Terminate hot wire in main breaker box

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  #1  
Old 06-08-12, 08:57 AM
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Terminate hot wire in main breaker box

I recently remodeled my basement. I added a subpanel in my basement but left one circuit connected to my main breaker to power lights during construction. That circuit does not have an AFCI breaker, and the inspector is telling me it now must have one. Unfortunately that breaker is thin, the breaker box is full, and they don't make thin AFCI breakers (please tell me if you know of one).

My sump pump in my mechanical room happens to be connected to the existing circuit and the electrical wiring to that is easily accessible. Further it's at the end of the line, so there is only one wire going into that outlet.

I am thinking about cutting the line running to the sump pump and running each end into my sub panel. There I'll be able to add two breakers. One AFCI for the lights and one regular for the sump pump. First of all, is there anything flawed with this logic?

Then at the old breaker box I would disconnect the breaker. Problem there is I'll then have a live wire that is powered by the sub panel sitting there in the main panel. Assuming I can't find a junction box to disconnect this wire from the powered sub panel circuit, what is the proper way to terminate the powered loose wire in the main panel?
 
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Old 06-08-12, 09:42 AM
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Why not just move that cable over to the subpanel?

There are no tandem or thin AFCIs.
 
  #3  
Old 06-08-12, 11:11 AM
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The main panel is outside in the back of the house. The sub panel is in the basement. There is about 60' of conduit where the power is run from the main panel to the sub, and there is at least 1 90 degree turn in that conduit, so I'm worried that fishing another line to extend the circuit from the main panel to the sub could be difficult. It seems like splicing into the circuit with the sump pump would be the easier option.
 
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Old 06-08-12, 11:19 AM
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Then just add a wire nut to both the hot and neutrals. You may want to leave a note telling what the wires were used for previously.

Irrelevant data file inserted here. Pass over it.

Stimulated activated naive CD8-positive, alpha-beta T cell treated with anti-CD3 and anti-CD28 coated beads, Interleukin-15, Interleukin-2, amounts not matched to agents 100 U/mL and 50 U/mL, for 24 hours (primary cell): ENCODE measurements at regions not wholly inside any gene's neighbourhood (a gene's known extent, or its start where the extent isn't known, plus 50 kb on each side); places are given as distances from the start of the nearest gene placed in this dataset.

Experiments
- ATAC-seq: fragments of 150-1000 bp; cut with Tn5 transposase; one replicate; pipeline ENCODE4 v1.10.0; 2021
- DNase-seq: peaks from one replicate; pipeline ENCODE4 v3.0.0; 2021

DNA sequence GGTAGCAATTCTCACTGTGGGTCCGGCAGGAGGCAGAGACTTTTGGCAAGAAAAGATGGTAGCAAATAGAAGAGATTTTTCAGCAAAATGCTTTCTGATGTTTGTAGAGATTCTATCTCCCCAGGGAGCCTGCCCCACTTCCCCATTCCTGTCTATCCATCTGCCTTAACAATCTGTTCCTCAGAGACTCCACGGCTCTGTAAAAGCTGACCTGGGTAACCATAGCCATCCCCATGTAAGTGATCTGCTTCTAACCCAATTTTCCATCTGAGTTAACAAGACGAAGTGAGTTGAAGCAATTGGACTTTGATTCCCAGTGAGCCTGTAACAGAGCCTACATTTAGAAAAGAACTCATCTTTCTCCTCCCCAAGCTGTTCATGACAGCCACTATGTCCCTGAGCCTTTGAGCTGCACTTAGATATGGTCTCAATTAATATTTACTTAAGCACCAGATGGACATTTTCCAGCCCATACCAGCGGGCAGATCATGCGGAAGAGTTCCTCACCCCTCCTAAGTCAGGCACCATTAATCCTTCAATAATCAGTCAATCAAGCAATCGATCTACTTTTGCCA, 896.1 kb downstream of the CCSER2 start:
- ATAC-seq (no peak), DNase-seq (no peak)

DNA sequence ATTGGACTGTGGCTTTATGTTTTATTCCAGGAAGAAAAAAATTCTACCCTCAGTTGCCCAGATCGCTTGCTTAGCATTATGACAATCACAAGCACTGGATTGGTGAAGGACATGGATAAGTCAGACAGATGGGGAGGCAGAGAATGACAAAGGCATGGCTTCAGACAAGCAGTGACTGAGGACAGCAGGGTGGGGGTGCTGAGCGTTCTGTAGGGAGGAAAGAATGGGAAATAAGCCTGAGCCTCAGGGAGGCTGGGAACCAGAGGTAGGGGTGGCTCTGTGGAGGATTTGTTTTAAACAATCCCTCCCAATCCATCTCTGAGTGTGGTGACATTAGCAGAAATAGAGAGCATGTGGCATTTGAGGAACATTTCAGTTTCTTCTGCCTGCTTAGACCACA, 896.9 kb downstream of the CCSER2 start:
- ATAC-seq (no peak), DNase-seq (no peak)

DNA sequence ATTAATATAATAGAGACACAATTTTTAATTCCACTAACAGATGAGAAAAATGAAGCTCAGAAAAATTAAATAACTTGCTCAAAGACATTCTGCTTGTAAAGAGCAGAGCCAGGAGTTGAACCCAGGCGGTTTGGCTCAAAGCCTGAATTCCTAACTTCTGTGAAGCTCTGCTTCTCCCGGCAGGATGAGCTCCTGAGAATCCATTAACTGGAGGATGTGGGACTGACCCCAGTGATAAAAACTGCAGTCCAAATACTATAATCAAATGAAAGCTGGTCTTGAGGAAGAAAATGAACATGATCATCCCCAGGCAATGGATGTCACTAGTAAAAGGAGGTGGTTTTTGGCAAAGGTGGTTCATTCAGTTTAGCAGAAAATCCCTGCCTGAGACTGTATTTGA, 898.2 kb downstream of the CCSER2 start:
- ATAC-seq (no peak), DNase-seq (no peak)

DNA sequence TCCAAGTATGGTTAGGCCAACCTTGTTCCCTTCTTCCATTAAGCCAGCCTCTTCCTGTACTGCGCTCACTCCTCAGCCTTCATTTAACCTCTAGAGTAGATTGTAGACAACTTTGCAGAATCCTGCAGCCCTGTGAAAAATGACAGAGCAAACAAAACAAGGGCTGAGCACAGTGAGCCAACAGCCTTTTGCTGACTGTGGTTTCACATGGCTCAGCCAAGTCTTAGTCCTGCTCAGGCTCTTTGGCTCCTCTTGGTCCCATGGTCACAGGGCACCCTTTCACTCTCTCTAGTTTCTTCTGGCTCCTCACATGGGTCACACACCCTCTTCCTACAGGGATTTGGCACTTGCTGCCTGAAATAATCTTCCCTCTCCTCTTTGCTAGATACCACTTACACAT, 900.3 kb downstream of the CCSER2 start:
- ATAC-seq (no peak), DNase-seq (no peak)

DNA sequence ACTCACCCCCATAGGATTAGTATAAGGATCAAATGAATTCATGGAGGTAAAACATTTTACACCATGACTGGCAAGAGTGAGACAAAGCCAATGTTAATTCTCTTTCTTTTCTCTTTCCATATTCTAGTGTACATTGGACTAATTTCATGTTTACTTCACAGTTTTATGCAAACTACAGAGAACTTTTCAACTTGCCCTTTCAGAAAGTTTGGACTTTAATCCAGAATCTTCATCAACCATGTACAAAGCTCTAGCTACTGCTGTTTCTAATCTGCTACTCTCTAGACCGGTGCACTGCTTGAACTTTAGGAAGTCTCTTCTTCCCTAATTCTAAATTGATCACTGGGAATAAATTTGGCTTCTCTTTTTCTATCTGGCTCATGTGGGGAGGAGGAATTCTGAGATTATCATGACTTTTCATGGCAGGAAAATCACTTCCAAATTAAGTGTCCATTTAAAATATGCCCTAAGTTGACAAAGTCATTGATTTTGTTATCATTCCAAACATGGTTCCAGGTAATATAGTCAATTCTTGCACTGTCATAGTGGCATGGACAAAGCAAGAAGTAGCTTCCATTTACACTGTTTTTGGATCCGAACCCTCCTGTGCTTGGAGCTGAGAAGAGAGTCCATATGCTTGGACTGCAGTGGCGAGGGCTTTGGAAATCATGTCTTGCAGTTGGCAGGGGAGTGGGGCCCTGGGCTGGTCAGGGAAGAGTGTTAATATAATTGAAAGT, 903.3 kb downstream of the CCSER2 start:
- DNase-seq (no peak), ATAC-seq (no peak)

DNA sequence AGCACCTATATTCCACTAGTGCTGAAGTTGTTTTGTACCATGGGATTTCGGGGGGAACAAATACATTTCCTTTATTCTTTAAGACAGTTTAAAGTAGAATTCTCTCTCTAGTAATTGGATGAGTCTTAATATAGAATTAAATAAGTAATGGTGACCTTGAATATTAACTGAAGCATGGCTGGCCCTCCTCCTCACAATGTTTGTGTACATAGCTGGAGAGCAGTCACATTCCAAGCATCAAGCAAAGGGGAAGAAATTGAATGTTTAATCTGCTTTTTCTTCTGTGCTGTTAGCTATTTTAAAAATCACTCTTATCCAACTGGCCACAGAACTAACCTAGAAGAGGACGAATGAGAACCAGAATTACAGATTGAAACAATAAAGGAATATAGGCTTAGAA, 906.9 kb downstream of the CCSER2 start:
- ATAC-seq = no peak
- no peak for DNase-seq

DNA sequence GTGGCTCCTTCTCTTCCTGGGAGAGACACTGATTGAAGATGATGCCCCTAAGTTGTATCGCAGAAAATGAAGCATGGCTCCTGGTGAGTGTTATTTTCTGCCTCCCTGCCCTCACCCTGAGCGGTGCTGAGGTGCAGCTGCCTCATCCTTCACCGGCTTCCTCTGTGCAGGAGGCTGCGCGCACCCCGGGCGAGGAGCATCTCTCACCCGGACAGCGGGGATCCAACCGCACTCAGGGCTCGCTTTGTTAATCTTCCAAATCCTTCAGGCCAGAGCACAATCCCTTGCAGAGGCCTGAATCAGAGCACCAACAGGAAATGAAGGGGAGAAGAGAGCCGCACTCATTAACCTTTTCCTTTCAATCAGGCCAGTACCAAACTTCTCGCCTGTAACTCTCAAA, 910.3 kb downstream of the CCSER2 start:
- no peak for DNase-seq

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Old 06-08-12, 11:39 AM
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Then at the old breaker box I would disconnect the breaker. Problem there is I'll then have a live wire that is powered by the sub panel sitting there in the main panel. Assuming I can't find a junction box to disconnect this wire from the powered sub panel circuit, what is the proper way to terminate the powered loose wire in the main panel?
I'm not seeing this. By "disconnect the breaker," do you mean disconnect the wire it's protecting? Then that wire would no longer be powered. And how do you wind up with a wire in the main panel that's loose and powered from the subpanel, that you can't de-energize by disconnecting it from its breaker in the subpanel?

I also don't understand what you mean when you say
I am thinking about cutting the line running to the sump pump and running each end into my sub panel.
I'm hoping you can explain this more clearly.
 
  #6  
Old 06-08-12, 11:53 AM
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I think the OP was going to feed a new HR into the sump pump end from the subpanel while disconnecting the circuit from the original panel effectively backfeeding the circuit.
 
  #7  
Old 06-08-12, 12:05 PM
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Currently there is a powered circuit from the main panel that is powering lights and the sump pump in the mechanical room. If I cut the line feeding the sump pump i would have 2 circuits. I would then extend each circuit to breakers in the sub panel. One breaker would only be for the sump pump. The other would power the lights, and this is the circuit where the other end would be in the main panel.

I think this answers my question:
Then just add a wire nut to both the hot and neutrals.


Just to confirm, does leaving a live wire with nuts on the hot and neutral in the main panel meet code? I'm in Denver, CO.

 
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Old 06-08-12, 12:18 PM
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I would then extend each circuit to breakers in the sub panel. One breaker would... power the lights, and this is the circuit where the other end would be in the main panel.
Got it, thanks.

does leaving a live wire with nuts on the hot and neutral in the main panel meet code? I'm in Denver, CO.
All codes is local. I would ask the inspector who is telling you that that circuit needs AFCI protection.
 
  #9  
Old 06-08-12, 01:13 PM
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Good to ask but I think the inspector could be justified. The circuit is being modified which would trigger the AFCI requirements.
 
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Old 06-08-12, 02:05 PM
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PC, I was advising asking the local inspector whether leaving a set of wires tagged and capped off in the main paned, with potential on the ungrounded conductor, would be acceptable.
 
  #11  
Old 06-08-12, 02:23 PM
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Sorry for the confusion......................................
 
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Old 06-08-12, 02:41 PM
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I regret the lack of clarity................
 
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